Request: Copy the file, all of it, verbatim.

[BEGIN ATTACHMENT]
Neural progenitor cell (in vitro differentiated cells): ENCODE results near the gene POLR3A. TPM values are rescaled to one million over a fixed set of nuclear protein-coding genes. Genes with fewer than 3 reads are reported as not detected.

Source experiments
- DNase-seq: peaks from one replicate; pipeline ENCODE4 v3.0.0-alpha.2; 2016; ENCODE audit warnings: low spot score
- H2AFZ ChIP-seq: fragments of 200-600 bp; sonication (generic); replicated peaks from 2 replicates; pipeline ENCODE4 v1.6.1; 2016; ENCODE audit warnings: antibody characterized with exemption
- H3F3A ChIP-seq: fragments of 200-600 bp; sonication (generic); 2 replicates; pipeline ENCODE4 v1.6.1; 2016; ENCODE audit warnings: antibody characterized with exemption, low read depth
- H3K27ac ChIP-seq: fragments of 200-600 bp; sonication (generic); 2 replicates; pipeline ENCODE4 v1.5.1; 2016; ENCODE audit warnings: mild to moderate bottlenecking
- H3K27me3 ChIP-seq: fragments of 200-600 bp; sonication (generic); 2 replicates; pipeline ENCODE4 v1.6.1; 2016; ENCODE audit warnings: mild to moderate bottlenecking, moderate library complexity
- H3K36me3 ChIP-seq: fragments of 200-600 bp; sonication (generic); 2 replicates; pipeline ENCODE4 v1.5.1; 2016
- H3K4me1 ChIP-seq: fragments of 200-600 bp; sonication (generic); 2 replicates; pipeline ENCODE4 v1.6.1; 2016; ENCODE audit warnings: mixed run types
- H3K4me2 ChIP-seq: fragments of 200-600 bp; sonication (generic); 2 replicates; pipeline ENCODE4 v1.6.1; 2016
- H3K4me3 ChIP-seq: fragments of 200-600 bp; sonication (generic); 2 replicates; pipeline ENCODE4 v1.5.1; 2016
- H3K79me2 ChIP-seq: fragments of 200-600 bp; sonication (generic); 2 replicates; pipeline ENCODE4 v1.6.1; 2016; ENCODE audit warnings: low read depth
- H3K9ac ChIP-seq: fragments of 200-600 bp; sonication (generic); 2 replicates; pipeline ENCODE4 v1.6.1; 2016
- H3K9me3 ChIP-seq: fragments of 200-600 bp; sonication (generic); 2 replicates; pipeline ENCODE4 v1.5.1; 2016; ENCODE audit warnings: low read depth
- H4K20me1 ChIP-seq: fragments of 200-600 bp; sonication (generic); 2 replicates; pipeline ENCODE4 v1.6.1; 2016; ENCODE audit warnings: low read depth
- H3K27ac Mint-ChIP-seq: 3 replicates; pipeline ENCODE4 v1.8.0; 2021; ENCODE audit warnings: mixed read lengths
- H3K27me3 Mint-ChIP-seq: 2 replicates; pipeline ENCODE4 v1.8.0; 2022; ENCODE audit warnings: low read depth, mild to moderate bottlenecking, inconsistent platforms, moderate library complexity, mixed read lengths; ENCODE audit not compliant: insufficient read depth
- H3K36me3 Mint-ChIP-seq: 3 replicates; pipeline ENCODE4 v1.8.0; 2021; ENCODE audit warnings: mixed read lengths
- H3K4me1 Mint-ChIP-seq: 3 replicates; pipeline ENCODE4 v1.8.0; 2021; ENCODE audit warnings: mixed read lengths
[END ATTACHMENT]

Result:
Neural progenitor cell (in vitro differentiated cells): ENCODE results near the gene POLR3A. TPM values are rescaled to one million over a fixed set of nuclear protein-coding genes. Genes with fewer than 3 reads are reported as not detected.

Source experiments
- DNase-seq: peaks from one replicate; pipeline ENCODE4 v3.0.0-alpha.2; 2016; ENCODE audit warnings: low spot score
- H2AFZ ChIP-seq: fragments of 200-600 bp; sonication (generic); replicated peaks from 2 replicates; pipeline ENCODE4 v1.6.1; 2016; ENCODE audit warnings: antibody characterized with exemption
- H3F3A ChIP-seq: fragments of 200-600 bp; sonication (generic); 2 replicates; pipeline ENCODE4 v1.6.1; 2016; ENCODE audit warnings: antibody characterized with exemption, low read depth
- H3K27ac ChIP-seq: fragments of 200-600 bp; sonication (generic); 2 replicates; pipeline ENCODE4 v1.5.1; 2016; ENCODE audit warnings: mild to moderate bottlenecking
- H3K27me3 ChIP-seq: fragments of 200-600 bp; sonication (generic); 2 replicates; pipeline ENCODE4 v1.6.1; 2016; ENCODE audit warnings: mild to moderate bottlenecking, moderate library complexity
- H3K36me3 ChIP-seq: fragments of 200-600 bp; sonication (generic); 2 replicates; pipeline ENCODE4 v1.5.1; 2016
- H3K4me1 ChIP-seq: fragments of 200-600 bp; sonication (generic); 2 replicates; pipeline ENCODE4 v1.6.1; 2016; ENCODE audit warnings: mixed run types
- H3K4me2 ChIP-seq: fragments of 200-600 bp; sonication (generic); 2 replicates; pipeline ENCODE4 v1.6.1; 2016
- H3K4me3 ChIP-seq: fragments of 200-600 bp; sonication (generic); 2 replicates; pipeline ENCODE4 v1.5.1; 2016
- H3K79me2 ChIP-seq: fragments of 200-600 bp; sonication (generic); 2 replicates; pipeline ENCODE4 v1.6.1; 2016; ENCODE audit warnings: low read depth
- H3K9ac ChIP-seq: fragments of 200-600 bp; sonication (generic); 2 replicates; pipeline ENCODE4 v1.6.1; 2016
- H3K9me3 ChIP-seq: fragments of 200-600 bp; sonication (generic); 2 replicates; pipeline ENCODE4 v1.5.1; 2016; ENCODE audit warnings: low read depth
- H4K20me1 ChIP-seq: fragments of 200-600 bp; sonication (generic); 2 replicates; pipeline ENCODE4 v1.6.1; 2016; ENCODE audit warnings: low read depth
- H3K27ac Mint-ChIP-seq: 3 replicates; pipeline ENCODE4 v1.8.0; 2021; ENCODE audit warnings: mixed read lengths
- H3K27me3 Mint-ChIP-seq: 2 replicates; pipeline ENCODE4 v1.8.0; 2022; ENCODE audit warnings: low read depth, mild to moderate bottlenecking, inconsistent platforms, moderate library complexity, mixed read lengths; ENCODE audit not compliant: insufficient read depth
- H3K36me3 Mint-ChIP-seq: 3 replicates; pipeline ENCODE4 v1.8.0; 2021; ENCODE audit warnings: mixed read lengths
- H3K4me1 Mint-ChIP-seq: 3 replicates; pipeline ENCODE4 v1.8.0; 2021; ENCODE audit warnings: mixed read lengths